R-22 is basically the architectural version of R-12. And if you followed what happened in the 70s/80s with the R-12 phaseout, that has also been happening with R-22.
Nothing about refrigerant requires freon per se - the refrigerant cycle will work with any gas, but the equipment needs to be tuned for a particular boiling point and vapor pressure. But many are corrosive, toxic, flammable etc. (R290 actually is propane, and foam cups have been blown with pentane since the 50s).
These are extremely simple molecules - a carbon with some fluorines and chlorines tacked on. Atomically, those two bond quite violently, making the molecule rather stable after it is created. That was the idea; have a molecule so tightly bound it won't react with anything, and thus, is non-toxic. Much like a noble gas (helium, argon, xenon etc.) but that boils at a useful temperature and pressure for air conditioning. The scientists really patted themselves on the back with these.
The molecules were presumed to be so stable that they couldn't interact with anything. Nobody imagined what would happen in the high atmosphere. Turns out under those extreme conditions, they do react, and they were tearing part of the atmosphere off the planet. Even worse, the reaction finished with the freon intact, and the destruction would repeat again, and again, and again. (this is called being a "catalyst").
Rather than go underground and make Kate Beckinsdale our queen, the world decided (in Montreal) it was less destructive to the economy to just phase out those refrigerants and blowing agents. And it's working... but not fast enough; I'm almost out of sunscreen!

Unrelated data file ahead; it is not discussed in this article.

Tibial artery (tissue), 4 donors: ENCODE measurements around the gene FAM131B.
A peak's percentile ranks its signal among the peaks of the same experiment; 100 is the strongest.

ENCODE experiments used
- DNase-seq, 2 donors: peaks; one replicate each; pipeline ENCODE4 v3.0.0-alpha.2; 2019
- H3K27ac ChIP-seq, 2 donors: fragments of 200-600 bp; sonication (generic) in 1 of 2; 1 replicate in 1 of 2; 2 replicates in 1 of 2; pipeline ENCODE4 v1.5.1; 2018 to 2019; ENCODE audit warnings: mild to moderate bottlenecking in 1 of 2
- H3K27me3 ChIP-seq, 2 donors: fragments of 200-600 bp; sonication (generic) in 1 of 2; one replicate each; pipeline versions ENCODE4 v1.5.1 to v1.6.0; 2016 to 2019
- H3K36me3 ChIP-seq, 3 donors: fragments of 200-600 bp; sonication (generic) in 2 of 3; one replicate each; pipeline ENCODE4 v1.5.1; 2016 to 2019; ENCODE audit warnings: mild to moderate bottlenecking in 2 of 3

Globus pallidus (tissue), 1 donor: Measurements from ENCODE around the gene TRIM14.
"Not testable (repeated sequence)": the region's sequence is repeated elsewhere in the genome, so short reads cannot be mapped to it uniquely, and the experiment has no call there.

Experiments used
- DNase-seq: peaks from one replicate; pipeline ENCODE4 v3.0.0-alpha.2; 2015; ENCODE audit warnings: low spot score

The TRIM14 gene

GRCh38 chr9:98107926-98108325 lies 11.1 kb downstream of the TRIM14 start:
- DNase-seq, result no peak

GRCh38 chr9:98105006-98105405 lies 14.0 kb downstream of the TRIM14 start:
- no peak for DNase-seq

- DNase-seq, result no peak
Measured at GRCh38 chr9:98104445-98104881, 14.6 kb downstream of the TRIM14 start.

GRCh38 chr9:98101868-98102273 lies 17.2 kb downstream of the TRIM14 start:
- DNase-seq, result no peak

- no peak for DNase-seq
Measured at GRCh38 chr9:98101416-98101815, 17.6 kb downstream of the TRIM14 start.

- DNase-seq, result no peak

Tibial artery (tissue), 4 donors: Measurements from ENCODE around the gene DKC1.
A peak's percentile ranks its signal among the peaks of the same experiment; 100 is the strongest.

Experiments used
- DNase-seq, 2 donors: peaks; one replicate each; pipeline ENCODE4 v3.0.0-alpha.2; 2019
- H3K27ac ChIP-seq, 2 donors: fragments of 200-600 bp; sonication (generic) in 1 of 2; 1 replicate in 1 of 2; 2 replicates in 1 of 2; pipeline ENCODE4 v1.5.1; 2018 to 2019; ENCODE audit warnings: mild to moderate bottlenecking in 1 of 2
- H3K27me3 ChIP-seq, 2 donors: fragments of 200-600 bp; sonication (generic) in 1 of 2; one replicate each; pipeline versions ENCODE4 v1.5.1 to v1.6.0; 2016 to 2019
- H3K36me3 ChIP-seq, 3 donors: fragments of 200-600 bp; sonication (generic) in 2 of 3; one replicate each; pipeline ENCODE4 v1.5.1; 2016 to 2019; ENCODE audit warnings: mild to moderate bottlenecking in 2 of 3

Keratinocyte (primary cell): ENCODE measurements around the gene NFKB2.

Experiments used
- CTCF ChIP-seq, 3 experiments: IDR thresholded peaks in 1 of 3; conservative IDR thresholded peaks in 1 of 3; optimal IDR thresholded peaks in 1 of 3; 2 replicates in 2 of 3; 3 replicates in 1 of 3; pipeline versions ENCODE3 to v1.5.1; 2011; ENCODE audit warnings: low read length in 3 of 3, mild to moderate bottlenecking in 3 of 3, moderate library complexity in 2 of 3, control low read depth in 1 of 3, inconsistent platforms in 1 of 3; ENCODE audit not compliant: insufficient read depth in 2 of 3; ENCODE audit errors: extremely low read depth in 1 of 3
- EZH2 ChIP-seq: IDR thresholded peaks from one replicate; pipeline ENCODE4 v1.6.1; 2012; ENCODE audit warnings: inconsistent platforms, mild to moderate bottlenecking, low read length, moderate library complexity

I don't know if you were around for the R-12 phase-out, but they pulled that lickety-split (considering they had to retool a whole supply chain). R-12 went first becuase it was the most damaging, it went in vehicles which ran in hostile high-vibration environments so they had a lot of leaks, were often wrecked and scrapped, etc. R-22 was also a problem but not as urgent, since residential systems last a lot longer.
Anyway, they did phase out R-22, starting by putting pressure on equipment manufacturers to change to safe refrigerants. They slowed production; for the last 10 years they've only made 10% of the R-22 they used to, and that did drive up prices, but it also reduced demand, since homeowners with older systems were driven into new systems both by freon costs and by efficiency gains, which paid for the conversion in electricity savings! Around here we see lots of people installing A/C systems needing 15A and 20A breakers - on old wiring with 30A breakers. Sign of the times!
Production has been suppressed for a decade, but very recently, in Jan 1 2020, production was banned altogether. All R-22 on the market is either
- new old stock
- Recycled freon (since servicers are required to "vampire out" remaining freon and send it up the recycling chain to be reused or annihilated, that's part of why you need licensure to handle freon).
- Black market stuff from the third world, but in that case more likely:
- A "substitute", that could be viable if the installer knew what it was and how to navigate its tricks and traps (but they aren't saying, and you're proceeding assuming it's real R-22). *
Since the ban, you can expect prices to be a "hockey stick" graph as old/recoverable stock is used up. Since it was only banned Jan 1, we're just rounding the corner, and prices will go ballistic from here.
* There's lots of R-12A on the market; read the fine print, it's not even slightly R-12.